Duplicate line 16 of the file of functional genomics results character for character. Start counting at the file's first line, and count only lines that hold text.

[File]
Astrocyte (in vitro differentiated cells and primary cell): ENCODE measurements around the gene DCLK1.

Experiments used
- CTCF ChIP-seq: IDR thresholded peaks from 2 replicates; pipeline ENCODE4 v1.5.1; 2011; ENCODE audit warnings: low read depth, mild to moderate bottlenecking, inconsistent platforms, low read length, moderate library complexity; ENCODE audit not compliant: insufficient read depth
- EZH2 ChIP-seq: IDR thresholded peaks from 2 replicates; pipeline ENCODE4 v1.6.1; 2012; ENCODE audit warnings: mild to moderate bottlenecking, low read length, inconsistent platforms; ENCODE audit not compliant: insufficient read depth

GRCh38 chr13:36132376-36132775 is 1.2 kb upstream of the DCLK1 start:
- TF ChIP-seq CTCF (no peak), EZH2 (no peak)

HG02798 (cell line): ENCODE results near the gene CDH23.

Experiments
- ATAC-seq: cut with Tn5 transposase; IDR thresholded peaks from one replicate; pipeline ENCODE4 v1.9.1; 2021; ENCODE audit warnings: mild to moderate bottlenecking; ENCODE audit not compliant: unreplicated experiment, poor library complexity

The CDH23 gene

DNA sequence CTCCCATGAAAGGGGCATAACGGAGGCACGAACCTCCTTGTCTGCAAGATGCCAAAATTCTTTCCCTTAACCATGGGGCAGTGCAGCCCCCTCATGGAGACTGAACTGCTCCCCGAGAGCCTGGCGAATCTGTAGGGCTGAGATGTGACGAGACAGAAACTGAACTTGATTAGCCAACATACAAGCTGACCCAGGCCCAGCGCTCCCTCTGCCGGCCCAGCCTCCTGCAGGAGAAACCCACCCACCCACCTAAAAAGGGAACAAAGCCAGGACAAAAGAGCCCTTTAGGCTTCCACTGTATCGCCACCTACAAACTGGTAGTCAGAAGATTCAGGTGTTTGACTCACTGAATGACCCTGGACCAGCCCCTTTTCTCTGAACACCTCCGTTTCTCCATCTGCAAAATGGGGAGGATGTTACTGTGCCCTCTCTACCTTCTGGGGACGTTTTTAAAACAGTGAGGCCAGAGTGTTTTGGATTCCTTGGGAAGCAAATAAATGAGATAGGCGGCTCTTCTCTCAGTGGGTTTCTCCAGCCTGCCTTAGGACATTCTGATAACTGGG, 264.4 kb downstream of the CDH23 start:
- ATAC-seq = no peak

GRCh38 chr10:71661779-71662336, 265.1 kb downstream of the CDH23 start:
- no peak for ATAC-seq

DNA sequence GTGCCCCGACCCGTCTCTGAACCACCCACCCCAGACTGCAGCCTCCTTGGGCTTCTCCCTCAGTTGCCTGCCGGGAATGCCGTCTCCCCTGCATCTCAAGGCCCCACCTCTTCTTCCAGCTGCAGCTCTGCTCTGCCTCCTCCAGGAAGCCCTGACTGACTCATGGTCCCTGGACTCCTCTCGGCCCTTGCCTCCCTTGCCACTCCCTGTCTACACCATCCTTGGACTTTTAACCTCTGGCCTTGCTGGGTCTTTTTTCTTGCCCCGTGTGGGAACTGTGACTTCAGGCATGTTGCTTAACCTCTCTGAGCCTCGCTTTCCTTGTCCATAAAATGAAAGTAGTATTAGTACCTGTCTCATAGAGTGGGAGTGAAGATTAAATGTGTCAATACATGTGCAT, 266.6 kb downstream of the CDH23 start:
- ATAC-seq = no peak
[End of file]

- ATAC-seq = no peak